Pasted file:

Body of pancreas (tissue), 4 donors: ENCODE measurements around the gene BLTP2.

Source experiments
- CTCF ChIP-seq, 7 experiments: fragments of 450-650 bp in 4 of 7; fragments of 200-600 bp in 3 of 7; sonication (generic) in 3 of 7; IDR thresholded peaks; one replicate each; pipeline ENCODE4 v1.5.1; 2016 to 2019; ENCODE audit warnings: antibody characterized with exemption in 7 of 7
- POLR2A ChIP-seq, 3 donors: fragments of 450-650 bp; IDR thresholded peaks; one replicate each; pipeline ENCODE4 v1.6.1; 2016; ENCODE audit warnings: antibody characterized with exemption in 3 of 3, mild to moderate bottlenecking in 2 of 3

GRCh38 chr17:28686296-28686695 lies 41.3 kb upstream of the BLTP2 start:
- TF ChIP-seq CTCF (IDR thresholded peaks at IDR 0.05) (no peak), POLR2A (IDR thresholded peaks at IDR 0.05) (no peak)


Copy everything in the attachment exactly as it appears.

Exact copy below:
Body of pancreas (tissue), 4 donors: ENCODE measurements around the gene BLTP2.

Source experiments
- CTCF ChIP-seq, 7 experiments: fragments of 450-650 bp in 4 of 7; fragments of 200-600 bp in 3 of 7; sonication (generic) in 3 of 7; IDR thresholded peaks; one replicate each; pipeline ENCODE4 v1.5.1; 2016 to 2019; ENCODE audit warnings: antibody characterized with exemption in 7 of 7
- POLR2A ChIP-seq, 3 donors: fragments of 450-650 bp; IDR thresholded peaks; one replicate each; pipeline ENCODE4 v1.6.1; 2016; ENCODE audit warnings: antibody characterized with exemption in 3 of 3, mild to moderate bottlenecking in 2 of 3

GRCh38 chr17:28686296-28686695 lies 41.3 kb upstream of the BLTP2 start:
- TF ChIP-seq CTCF (IDR thresholded peaks at IDR 0.05) (no peak), POLR2A (IDR thresholded peaks at IDR 0.05) (no peak)